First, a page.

The cardinal also highlights what he calls the “networking” between neo-Darwinism, economic neo-liberalism and economic educational concepts, and he urges examination of evolutionary concepts such as “competition”, “dominance of the strongest” or of the “most adaptable”, and of “usefulness”.
In studying the subject “pretty intensively” over the past 30 years,
the cardinal says he has become “more and more convinced” that the
biblical belief in a Creator God does not hinder science, and could on the
contrary promote it. Creation is “God’s first language”, he explains: “God
could not reveal himself to anyone who did not understand that language.”
Christa Pongratz-Lippitt, Vienna
AmericasCatholic charities rush aid to hurricane victims. CATHOLIC charities were this week at the front line of the relief effort to help victims of Hurricane Katrina, which slammed into the Gulf Coast east of New Orleans on Monday and left at least 80 dead in its wake. Most of the known fatalities so far are in neighbouring Mississippi.
The death toll was expected to rise as devastated areas became more accessible to police, rescue crews and National Guard units. Insurance firms were expecting claims stemming from Katrina to be the largest single-event payout since the 2001 terror attacks in New York and Washington.
By Tuesday, relief work had already begun in Dade County, Florida., which includes Miami. Katrina, then just a tropical storm, skirted the area but left behind heavy rains and flooding. “Catholic charities of the Archdiocese of Miami have already distributed a large load of baby items, food and other supplies to victims. Other aid that they will be providing includes assistance with food, shelter, rent, medicine, utilities and mental health counselling,” said a statement from Catholic Charities USA.
“In New Orleans, it’s pretty grim,” Deacon Gerald Collins, Catholic Charities USA’s director of disaster response, told the Catholic News Service on Tuesday. The water levels are still rising, due principally to a levee breaking. By Tuesday the city had mostly been evacuated, and Deacon Collins said electricity might not be restored to the Crescent City for two months.
While there is universal agreement that the hurricane’s impact could have been much worse, damage was considerable. The greatest fear was that Katrina would make a direct hit on New Orleans – most of which is below sea level – as a Category 5 hurricane, the strongest possible. However, by 5 a.m. on Monday, before it reached the Louisiana coast, it had been downgraded to a Category 4. Six hours later, as the eye of the storm was roughly midway between New Orleans and Biloxi, it had been downgraded to a Category 3. By 5 p.m. as its hurricane-force winds were beginning to lash the south-east part of the Jackson metropolitan area, it had been downgraded to a Category 1.
Judge probes plot to frame bishop. AN ARGENTINE judge is investigating the background to the dramatic resignation last month of Bishop Juan Carlos Maccarone of Santiago del Estero. He is looking into allegations that the bishop, a respected and influential local figure, was the victim of a conspiracy.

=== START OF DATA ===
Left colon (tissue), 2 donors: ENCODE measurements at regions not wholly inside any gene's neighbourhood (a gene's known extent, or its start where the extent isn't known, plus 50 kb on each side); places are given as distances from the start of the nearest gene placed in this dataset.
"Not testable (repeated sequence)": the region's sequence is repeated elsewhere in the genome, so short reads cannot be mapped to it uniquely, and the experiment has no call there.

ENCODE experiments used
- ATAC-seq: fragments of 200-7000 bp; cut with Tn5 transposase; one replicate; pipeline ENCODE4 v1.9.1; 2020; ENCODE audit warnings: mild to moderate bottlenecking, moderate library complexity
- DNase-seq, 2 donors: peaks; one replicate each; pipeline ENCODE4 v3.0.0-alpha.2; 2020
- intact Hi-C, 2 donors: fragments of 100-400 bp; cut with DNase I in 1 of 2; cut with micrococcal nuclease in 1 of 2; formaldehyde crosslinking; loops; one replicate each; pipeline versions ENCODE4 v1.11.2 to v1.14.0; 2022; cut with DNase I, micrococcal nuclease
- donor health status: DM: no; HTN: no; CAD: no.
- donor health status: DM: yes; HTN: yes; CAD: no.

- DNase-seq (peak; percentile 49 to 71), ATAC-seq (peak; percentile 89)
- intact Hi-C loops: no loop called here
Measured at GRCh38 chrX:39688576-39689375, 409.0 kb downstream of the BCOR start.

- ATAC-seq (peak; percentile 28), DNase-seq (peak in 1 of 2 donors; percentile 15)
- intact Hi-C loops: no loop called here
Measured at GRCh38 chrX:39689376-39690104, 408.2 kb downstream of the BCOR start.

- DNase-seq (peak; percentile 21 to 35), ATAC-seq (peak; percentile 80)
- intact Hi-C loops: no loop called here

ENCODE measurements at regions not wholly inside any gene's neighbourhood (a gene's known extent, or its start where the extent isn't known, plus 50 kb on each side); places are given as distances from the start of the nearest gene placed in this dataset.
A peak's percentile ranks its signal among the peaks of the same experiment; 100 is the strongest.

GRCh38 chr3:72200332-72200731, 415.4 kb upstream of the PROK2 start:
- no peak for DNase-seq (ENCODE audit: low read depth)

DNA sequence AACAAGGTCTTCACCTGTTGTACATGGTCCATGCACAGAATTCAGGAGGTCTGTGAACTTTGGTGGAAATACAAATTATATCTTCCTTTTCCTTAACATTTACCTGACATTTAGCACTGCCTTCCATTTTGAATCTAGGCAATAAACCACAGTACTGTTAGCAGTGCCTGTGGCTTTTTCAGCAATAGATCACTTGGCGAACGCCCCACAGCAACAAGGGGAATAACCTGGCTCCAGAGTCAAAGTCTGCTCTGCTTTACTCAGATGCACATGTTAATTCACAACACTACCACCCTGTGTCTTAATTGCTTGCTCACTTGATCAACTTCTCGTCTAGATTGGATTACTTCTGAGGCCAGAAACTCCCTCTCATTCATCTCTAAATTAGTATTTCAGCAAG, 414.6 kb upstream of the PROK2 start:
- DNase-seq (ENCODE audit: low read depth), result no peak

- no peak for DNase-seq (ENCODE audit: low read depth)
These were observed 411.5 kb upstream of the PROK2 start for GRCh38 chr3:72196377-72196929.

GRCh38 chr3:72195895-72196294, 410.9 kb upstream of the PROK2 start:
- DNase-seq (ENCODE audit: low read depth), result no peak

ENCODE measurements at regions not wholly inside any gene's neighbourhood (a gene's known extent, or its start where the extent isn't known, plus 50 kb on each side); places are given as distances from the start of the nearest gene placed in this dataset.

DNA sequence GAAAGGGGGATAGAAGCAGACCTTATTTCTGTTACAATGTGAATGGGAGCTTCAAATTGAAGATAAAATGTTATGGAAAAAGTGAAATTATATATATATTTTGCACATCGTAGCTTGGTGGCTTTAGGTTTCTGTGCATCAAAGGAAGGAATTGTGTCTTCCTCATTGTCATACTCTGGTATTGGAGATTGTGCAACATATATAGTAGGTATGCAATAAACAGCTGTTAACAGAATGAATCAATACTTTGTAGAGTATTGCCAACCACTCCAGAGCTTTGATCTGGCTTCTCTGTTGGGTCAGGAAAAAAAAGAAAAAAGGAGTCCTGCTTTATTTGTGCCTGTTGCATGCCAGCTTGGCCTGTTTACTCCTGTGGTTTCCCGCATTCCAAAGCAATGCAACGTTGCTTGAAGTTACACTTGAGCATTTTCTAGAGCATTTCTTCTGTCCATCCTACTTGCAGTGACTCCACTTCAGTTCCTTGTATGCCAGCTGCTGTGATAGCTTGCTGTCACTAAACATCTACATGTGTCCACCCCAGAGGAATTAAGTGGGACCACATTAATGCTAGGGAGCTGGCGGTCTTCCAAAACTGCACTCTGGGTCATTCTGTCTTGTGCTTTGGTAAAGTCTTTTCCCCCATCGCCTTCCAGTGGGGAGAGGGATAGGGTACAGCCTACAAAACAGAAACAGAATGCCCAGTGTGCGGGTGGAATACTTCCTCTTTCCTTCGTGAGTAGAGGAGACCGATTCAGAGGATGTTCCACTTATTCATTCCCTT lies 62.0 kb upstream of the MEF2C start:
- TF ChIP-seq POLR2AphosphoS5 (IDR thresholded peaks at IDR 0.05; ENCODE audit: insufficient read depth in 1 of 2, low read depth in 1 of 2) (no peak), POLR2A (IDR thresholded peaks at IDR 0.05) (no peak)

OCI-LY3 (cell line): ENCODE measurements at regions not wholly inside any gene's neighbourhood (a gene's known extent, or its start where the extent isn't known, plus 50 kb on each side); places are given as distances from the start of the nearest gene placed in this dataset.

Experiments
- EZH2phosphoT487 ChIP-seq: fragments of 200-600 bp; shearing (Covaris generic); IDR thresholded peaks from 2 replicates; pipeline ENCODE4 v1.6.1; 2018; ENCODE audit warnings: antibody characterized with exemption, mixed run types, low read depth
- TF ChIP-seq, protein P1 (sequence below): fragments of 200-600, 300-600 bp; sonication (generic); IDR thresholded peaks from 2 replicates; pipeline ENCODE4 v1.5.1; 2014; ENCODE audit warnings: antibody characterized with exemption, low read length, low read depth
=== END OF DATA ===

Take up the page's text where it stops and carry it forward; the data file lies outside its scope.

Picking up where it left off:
The bishop resigned after a secretly made video reached the Vatican, in which he was allegedly shown in what was described as an “intimate relationship” with a 23-year-old mini-cab driver, Alfredo Serrano. The case set off a storm of media speculation about the shadowy interests that lay behind the video, which Serrano admitted he had made himself. Suspicion immediately focused on powerful local political and business groups. The bishop’s supporters took to the streets of the city in their thousands last week to demand an honest investigation.
In a letter to the bishops’ conference on Thursday last week, Bishop Maccarone complained that “interests using technology that implied a blackmail plan” had taken advantage of his good will to undermine his moral character and authority. This point was echoed two days later in an open letter, signed by a number of priests and religious in Santiago, in which they referred to “perverse practices of spying and extortion”.
At that point an examining magistrate, Gustavo Herrera, was put in charge of the case, and he began to investigate one of Santiago’s two TV stations, Channel 7, which is part of the powerful Ick organisation. Bishop Maccarone had frequently criticised this group as the unacceptable face of capitalism in this poor and backward corner of north-west Argentina. It was a Channel 7 report that first revealed the existence of the video. Serrano said he had handed copies to two lawyers and a journalist from Channel 7, and later received payment from its owner, Néstor Ick. Both Mr Ick and the TV journalist, Rogelio Llapur, denied that any money had changed hands.
Students at the seminary in Santiago are among those who believe that Bishop Maccarone fell into a trap set by political and economic interests who resented his work on behalf of the underprivileged. They point to the fate of his like-minded predecessor, Bishop Gerardo Sueldo, who died in a mysterious traffic accident. “What happened to Bishop Maccarone was a clear message to the people of Santiago from the local mafia: if we can do this to the bishop, just imagine what we can do to you,” said one local priest.
An Argentine judge this week ordered an autopsy on the recently
identified remains of a French nun murdered nearly 30 years ago during the
country’s “Dirty War”, Agence France Presse reported. The judge hopes the
autopsy on the remains of Leonie Duquet, discovered in July in an unmarked
communal grave, might prove whether she was thrown to her death from an
aircraft, a common method used by the Argentine dictatorship against
dissidents during its 1976-1983 rule.